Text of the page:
Brexit proved to be a unique event which rocked the global financial markets. The negative connotations of the Brexit referendum are far more profound for Europe than Britain even as the latter, owing to its split from Eurozone, will lose its special trade status and will need to negotiate with other EU nations for trade agreements. There has been no meaningful impact of Brexit on the Indian economy.
In a global economic environment where a sharp fall in the British Pound and China’s Yuan continues to send jitters in the currency markets, India’s forex has touched an all-time high of $364 billion.
Historically, global market turbulence used to impact the Indian market due to India’s dependence on FII flows. But presently, the impact is very low. India has been one of the least impacted markets post Brexit. India’s macros are in a sweet spot and the prospects for the economy are improving. The government is pushing ahead with reforms.
Reforms allowing 100 per cent FDI in defence, civil aviation and food retailing sectors and 74 per cent FDI in brown field pharmaceuticals are welcome initiatives. Increased possibility of passing of GST in the Rajya Sabha and its implementation, favourable monsoon, turnaround in Indian corporate earnings, lower current account deficit and inflation and an upsurge in forex reserves are a few of the key positive highlights of Indian economy.
Reports of the US Federal Reserve, not likely to hike rates, owing to Brexit, is positive news for emerging markets like India and help the rupee sustain at a feasible level. The Indian stock markets may witness an upside owing to lower commodity and oil prices on the back of weak demand from UK and Europe.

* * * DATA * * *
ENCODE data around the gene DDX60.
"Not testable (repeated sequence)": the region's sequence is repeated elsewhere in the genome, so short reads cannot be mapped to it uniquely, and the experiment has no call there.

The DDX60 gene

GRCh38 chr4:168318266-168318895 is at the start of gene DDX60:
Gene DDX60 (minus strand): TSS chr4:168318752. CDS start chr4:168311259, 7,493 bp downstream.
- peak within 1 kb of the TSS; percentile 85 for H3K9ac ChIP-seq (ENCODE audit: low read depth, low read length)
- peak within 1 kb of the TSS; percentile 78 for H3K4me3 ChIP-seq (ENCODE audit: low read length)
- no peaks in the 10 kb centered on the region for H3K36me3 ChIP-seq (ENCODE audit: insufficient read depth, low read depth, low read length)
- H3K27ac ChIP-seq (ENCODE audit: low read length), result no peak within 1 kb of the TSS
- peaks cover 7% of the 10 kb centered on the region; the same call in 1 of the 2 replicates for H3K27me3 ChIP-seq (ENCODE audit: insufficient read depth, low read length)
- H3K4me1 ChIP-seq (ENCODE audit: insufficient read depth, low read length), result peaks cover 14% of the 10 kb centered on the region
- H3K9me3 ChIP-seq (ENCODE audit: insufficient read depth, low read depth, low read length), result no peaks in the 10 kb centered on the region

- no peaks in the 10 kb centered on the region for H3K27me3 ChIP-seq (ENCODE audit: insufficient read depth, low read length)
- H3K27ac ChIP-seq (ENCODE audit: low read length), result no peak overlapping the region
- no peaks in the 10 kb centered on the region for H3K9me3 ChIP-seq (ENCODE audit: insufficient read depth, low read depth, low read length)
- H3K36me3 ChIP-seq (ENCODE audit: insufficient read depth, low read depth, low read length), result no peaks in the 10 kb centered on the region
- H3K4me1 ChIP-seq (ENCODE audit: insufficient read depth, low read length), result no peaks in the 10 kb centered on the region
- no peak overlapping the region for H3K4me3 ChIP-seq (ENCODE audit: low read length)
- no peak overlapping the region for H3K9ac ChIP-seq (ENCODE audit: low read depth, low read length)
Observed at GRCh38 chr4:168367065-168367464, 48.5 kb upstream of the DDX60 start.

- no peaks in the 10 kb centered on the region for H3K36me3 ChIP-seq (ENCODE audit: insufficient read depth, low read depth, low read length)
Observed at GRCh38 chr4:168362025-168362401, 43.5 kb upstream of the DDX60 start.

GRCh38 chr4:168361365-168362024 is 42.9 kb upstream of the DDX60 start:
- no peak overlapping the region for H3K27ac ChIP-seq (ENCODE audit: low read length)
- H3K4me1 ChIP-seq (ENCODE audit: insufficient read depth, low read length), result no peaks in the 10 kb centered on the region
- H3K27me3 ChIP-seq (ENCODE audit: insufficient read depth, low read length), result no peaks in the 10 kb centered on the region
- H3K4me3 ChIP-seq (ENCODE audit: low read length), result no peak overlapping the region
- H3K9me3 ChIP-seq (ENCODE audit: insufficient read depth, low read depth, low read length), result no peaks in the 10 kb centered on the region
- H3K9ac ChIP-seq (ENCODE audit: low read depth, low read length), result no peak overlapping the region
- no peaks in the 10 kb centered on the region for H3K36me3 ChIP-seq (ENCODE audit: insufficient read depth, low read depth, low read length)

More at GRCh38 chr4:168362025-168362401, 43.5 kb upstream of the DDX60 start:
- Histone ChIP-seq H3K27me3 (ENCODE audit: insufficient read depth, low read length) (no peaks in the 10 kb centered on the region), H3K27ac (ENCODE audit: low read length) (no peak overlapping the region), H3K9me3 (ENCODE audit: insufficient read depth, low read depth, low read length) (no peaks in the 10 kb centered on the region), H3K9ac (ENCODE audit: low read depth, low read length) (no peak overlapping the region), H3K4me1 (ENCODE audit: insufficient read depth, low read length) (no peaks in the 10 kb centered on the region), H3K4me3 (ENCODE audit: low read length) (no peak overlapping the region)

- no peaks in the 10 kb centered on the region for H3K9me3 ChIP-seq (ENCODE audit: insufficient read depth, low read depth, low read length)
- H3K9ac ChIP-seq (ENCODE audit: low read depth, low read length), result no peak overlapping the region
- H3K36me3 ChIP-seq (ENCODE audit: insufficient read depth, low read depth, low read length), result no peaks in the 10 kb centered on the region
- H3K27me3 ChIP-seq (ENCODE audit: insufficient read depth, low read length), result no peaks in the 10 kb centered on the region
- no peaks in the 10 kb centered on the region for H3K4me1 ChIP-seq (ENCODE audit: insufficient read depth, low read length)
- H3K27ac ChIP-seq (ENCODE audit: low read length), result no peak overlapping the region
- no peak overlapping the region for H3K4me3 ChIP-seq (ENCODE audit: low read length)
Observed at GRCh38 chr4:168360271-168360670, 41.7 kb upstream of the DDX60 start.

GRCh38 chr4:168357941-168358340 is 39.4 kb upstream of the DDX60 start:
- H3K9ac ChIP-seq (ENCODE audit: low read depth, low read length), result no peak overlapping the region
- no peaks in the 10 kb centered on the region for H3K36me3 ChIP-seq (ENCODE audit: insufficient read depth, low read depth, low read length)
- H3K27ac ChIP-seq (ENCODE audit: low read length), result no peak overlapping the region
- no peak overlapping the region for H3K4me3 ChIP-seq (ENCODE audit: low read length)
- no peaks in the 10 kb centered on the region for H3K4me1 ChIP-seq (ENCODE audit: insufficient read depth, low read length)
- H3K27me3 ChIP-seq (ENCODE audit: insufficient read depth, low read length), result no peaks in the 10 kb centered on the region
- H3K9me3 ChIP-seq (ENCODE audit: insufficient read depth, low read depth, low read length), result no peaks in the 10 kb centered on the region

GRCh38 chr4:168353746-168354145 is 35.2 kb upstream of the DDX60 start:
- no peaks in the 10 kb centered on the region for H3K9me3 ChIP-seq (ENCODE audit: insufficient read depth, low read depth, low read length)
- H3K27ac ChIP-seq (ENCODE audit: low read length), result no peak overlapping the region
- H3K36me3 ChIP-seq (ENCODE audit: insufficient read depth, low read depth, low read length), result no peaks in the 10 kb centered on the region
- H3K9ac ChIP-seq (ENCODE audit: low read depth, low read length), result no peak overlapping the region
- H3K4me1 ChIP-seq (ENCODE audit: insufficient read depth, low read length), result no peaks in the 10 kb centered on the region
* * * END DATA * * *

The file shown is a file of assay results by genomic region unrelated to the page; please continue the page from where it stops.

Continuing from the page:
Currency fluctuations could have some impact on around 800 Indian-owned businesses in UK with companies in the IT, pharma, metals and automobiles verticals bearing a larger brunt in terms of weaker GBP and Euro compared to rupee. Tata Motors numbers may take a hit owing to sales of Jaguar and Land Rover (JLR) though in retail sales terms, JLR recorded a 25 per cent rise in April 2016 as compared to the same period last year. With manufacturing units in UK, Tata Motors will benefit from unexpected GBP depreciation. A considerable impact on account of currency volatility will also be seen on companies like Atul Auto and Amtek Auto. Since these companies are operationally diversified in other geographical areas, the currency fluctuation will not have a long term effect.
Two wheeler companies are expected to report robust numbers if the monsoon is good as per predictions. In conclusion, one can say that the full-scale implementation of Brexit will happen over 12-18 months and this factor will be conclusive in these companies not taking any hit over the next 3 quarters.
There is a lot of uncertainty regarding the consequences of the referendum: the process of adjustment and how trade treaties between the UK and other countries evolve, will have to be closely watched.
(The author is market strategist at Geojit BNP Paribas Financial Services)